March 23, 2016 \ Rachel Jellinek
High Impact Philanthropy: A Strategic Approach to Making a Difference

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High impact philanthropy was the topic of discussion at a recent event hosted by the Boston Philanthropic Advisors Roundtable (BPART) featuring Christine Kendall from SmarterGive. Although the information was mainly geared towards an audience of philanthropic advisors and foundations, it has relevance for other individuals and nonprofits as well.

Key Features of High Impact Philanthropy

Christine shared these key features of high impact philanthropy:

  • The focus is on making a measurable difference – a contribution that is going to have a meaningful impact on the lives of others
  • Giving is linked to evidence-based solutions
  • There is mindfulness about the tension between cost and impact – aiming to “get the biggest bang for your buck”
  • With this approach, there is a willingness to use any and all tools at one’s disposal to find solutions
  • An evaluation component is included.

Differences Between Traditional Philanthropy and High Impact Philanthropy

While a traditional philanthropist might wonder about what nonprofit to support, a high impact philanthropist poses the question, “What is the problem I want to solve and what do I need to solve it?”  While a traditional philanthropist might be thinking about check writing and grant-making, a high impact philanthropist is thinking more broadly about using a variety of tools and tactics to achieve his/her goals, including possibly doing advocacy work and convening nonprofits, funders, government entities, businesses and other community members to collaborate on tackling a particular challenge.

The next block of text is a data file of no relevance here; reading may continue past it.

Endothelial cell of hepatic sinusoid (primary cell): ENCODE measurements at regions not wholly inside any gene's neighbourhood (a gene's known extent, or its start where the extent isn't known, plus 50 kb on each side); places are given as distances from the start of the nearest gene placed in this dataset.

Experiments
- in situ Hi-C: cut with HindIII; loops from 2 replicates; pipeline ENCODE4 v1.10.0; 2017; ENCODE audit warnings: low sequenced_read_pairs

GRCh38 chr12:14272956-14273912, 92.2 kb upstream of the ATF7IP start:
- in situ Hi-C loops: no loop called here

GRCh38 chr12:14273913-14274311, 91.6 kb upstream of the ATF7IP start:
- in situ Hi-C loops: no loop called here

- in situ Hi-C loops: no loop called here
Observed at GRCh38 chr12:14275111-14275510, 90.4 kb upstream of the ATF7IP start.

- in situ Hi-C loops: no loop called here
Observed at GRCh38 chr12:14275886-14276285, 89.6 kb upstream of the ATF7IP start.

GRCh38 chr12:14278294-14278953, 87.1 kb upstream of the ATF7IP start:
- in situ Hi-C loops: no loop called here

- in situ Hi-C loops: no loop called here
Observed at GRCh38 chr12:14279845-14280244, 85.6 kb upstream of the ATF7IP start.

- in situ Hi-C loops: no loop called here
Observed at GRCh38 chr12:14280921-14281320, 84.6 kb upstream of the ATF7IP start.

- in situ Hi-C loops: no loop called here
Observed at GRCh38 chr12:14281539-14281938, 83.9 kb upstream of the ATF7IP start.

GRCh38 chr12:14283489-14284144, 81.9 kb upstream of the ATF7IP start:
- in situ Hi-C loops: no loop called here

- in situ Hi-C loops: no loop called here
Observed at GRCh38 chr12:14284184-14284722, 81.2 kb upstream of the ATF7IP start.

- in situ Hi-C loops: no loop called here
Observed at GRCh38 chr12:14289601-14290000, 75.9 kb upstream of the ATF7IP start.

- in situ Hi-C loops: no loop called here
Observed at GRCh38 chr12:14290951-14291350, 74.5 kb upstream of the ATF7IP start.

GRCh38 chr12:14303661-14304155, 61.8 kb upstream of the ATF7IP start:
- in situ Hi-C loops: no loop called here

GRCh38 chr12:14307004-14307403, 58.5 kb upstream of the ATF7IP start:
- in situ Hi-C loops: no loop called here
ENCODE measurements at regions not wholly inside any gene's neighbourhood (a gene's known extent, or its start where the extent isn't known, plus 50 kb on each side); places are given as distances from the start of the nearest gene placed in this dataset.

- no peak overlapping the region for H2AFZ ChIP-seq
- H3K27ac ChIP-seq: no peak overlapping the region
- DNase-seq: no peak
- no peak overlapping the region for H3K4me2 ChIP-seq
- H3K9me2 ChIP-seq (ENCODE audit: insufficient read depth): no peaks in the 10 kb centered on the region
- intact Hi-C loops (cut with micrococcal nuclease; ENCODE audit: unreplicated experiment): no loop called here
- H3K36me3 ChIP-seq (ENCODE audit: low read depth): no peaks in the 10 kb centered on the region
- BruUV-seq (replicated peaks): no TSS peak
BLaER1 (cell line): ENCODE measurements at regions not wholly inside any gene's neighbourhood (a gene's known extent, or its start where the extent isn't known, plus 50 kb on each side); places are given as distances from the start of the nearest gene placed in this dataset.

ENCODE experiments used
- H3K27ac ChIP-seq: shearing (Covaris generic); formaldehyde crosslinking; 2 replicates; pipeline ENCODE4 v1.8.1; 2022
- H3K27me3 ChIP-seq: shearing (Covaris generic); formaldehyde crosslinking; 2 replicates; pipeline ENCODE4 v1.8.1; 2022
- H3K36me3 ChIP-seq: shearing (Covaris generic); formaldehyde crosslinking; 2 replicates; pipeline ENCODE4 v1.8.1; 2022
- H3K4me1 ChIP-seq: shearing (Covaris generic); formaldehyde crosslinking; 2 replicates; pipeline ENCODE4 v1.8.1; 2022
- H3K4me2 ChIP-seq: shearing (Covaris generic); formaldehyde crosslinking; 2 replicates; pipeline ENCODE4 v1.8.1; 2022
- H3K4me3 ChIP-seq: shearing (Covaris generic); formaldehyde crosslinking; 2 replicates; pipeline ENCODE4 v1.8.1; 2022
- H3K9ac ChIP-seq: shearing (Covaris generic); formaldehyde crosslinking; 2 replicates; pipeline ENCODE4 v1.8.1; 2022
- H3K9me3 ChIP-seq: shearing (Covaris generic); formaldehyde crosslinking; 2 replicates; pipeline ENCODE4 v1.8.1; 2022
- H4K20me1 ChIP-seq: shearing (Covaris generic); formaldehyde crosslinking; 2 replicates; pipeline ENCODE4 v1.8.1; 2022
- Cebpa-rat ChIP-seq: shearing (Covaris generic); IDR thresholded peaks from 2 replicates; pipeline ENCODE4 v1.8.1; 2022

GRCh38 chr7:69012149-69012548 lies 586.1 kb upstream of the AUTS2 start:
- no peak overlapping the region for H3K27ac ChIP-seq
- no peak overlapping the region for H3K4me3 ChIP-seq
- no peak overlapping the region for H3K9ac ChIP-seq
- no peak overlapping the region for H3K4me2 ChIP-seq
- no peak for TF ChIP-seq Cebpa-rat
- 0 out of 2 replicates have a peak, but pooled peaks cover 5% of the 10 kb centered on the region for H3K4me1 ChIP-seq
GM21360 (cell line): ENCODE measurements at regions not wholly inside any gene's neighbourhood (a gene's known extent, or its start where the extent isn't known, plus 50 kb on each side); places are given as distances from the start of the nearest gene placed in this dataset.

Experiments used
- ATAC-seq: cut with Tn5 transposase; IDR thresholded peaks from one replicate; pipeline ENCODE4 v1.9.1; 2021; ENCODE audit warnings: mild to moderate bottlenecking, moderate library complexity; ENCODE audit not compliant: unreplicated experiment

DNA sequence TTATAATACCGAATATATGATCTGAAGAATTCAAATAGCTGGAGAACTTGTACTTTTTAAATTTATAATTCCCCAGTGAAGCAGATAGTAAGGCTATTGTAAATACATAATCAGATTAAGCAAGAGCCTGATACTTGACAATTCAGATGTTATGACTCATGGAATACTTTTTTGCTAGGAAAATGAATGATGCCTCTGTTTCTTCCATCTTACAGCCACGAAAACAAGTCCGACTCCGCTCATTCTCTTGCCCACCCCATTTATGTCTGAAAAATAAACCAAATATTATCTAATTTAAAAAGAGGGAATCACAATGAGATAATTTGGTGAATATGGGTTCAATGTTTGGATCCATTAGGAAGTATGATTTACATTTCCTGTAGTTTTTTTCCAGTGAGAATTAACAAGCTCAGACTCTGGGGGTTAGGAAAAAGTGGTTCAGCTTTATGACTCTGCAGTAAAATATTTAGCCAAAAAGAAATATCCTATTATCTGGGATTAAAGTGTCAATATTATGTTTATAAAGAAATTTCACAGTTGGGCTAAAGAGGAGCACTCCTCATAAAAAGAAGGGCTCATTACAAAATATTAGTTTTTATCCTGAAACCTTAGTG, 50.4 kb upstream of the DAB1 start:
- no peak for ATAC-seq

Christine warned of “peanut butter” or “confetti” philanthropy where you spread your money around or sprinkle a bunch of different organizations with gifts. It is really hard to know what impact you are making with this approach.

Taking a Portfolio Approach to Philanthropy

She recommends taking a portfolio approach to philanthropy.  She suggested setting aside 15% for gifts that relate to your personal and professional relationships (e.g., friends who ask you to sponsor them at races or buy tickets for an event).  Set aside another 15% for gifts that are relevant to particular communities or geography that you care about (e.g., responses to natural disasters, gifts to your alma mater).  These buckets are ones that you won’t necessarily track for impact.  Then the 70% that remains is for your high impact philanthropy approach that is guided by asking the following questions:

  • Why do you want to give?
  • What kind of unique change do you want to achieve?
  • Who is involved with your giving?
  • What are your core values?
  • How do you want to know your philanthropy is achieving its intended results?
  • What assets do you want to bring to the table?
  • What are you willing to leverage to have an impact?
  • What existing external experience and relationships do you have?
  • What levers or mechanisms do I want to access to drive change?

Photo: Matias Garabedian


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